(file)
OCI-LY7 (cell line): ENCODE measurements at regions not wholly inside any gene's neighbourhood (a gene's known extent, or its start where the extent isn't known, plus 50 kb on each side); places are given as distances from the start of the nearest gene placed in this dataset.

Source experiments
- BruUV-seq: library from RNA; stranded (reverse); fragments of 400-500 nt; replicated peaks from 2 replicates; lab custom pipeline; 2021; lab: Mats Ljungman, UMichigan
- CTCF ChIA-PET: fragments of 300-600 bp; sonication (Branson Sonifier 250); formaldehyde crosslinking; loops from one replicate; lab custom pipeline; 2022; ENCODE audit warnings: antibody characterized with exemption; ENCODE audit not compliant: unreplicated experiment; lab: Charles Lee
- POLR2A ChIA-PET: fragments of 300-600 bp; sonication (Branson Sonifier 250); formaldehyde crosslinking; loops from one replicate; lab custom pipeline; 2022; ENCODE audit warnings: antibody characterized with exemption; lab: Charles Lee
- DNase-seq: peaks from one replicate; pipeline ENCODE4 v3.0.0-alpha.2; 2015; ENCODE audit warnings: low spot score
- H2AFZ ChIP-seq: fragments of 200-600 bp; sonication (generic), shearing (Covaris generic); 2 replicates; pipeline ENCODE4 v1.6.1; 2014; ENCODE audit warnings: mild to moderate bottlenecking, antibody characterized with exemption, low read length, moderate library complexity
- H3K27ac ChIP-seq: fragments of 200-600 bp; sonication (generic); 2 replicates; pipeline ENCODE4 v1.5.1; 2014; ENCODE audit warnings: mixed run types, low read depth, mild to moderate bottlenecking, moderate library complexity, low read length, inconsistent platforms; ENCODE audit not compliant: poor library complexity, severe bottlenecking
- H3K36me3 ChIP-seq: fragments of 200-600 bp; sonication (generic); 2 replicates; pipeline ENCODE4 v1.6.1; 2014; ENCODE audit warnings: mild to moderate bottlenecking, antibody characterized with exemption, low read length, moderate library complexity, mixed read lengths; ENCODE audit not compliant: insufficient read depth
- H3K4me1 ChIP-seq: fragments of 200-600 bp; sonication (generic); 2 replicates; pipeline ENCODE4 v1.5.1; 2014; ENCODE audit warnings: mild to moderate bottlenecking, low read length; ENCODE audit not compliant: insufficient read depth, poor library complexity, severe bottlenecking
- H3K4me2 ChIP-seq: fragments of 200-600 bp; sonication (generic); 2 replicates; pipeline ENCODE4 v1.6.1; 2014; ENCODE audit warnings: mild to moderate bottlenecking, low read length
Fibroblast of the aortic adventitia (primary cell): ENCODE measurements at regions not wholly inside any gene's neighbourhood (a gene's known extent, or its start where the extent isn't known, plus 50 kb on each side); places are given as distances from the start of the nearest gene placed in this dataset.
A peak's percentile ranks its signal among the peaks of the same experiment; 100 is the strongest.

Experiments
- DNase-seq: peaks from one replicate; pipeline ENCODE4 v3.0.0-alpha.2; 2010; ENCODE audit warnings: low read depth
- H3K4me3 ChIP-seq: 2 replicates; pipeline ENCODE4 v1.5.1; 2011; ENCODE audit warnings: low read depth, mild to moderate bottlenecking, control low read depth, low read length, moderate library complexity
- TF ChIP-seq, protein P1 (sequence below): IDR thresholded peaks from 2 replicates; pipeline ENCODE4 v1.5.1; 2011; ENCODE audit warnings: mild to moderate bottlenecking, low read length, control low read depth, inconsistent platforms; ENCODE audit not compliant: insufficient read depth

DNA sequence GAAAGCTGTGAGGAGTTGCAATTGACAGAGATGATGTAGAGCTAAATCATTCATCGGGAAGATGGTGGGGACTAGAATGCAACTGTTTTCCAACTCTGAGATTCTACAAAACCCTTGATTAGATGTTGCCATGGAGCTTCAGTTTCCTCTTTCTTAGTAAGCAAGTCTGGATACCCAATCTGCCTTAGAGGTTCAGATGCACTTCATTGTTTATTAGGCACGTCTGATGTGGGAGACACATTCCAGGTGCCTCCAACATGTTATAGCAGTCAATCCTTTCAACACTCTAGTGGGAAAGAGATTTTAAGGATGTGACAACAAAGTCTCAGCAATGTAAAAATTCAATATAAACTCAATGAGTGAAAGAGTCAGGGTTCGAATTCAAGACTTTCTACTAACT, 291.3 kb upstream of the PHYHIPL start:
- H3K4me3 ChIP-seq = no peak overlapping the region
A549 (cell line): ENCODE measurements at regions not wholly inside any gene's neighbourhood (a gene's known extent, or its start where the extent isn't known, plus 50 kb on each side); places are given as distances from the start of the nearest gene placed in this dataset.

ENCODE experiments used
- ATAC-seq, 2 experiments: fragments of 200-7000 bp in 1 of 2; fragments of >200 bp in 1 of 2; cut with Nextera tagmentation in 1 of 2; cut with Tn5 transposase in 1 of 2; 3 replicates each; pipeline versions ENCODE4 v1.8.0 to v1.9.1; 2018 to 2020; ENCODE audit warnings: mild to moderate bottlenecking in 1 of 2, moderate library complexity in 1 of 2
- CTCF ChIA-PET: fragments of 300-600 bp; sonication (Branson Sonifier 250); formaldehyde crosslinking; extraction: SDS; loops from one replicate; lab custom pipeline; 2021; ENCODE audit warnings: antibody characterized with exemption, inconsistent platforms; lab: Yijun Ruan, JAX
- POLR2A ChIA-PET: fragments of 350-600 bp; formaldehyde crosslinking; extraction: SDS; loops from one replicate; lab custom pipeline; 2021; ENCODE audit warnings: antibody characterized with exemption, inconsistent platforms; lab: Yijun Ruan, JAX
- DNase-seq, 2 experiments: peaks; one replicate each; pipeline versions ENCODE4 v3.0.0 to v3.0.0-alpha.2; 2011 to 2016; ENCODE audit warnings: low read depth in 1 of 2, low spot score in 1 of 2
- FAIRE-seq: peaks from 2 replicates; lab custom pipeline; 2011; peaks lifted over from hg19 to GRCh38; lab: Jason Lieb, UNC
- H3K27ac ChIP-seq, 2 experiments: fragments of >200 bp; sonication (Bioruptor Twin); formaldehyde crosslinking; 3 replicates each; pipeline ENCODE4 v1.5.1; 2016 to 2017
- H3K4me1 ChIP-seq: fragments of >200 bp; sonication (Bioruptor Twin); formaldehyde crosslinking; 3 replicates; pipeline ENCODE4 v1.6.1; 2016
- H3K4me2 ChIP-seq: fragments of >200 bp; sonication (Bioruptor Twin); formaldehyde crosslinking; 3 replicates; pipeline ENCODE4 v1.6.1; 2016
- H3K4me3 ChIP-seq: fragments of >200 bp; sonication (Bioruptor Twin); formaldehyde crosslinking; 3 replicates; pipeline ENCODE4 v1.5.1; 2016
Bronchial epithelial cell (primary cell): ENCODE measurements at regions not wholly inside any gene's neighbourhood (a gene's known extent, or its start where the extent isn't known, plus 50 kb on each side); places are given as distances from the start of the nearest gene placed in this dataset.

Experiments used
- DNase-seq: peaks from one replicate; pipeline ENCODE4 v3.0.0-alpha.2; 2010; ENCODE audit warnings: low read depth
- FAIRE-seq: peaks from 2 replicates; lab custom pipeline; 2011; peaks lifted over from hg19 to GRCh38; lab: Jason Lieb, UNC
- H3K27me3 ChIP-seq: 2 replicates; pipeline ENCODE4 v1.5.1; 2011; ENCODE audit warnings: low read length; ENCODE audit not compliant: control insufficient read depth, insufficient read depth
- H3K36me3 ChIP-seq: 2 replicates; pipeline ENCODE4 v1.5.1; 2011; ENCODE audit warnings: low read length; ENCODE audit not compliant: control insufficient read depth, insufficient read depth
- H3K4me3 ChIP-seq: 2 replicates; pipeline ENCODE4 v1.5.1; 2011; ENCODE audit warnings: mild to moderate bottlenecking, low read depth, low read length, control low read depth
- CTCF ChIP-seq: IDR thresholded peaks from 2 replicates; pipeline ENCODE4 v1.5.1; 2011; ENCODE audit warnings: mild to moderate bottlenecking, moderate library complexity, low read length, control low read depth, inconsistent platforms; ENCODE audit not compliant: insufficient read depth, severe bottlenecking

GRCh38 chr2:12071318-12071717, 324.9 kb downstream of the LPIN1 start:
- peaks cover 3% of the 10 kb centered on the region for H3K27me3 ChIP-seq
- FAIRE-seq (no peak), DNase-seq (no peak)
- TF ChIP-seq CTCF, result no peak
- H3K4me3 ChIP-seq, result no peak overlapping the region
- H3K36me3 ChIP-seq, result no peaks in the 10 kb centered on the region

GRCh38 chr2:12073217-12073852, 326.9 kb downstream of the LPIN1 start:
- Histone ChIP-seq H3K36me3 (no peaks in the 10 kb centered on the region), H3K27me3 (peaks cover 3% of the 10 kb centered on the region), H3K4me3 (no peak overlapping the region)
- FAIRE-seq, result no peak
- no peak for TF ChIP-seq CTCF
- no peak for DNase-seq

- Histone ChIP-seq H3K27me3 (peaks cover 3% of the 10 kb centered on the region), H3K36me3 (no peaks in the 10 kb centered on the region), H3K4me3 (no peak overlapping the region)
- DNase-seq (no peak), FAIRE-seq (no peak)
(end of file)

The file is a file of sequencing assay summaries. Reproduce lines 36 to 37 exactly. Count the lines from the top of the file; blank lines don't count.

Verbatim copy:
- H3K36me3 ChIP-seq: 2 replicates; pipeline ENCODE4 v1.5.1; 2011; ENCODE audit warnings: low read length; ENCODE audit not compliant: control insufficient read depth, insufficient read depth
- H3K4me3 ChIP-seq: 2 replicates; pipeline ENCODE4 v1.5.1; 2011; ENCODE audit warnings: mild to moderate bottlenecking, low read depth, low read length, control low read depth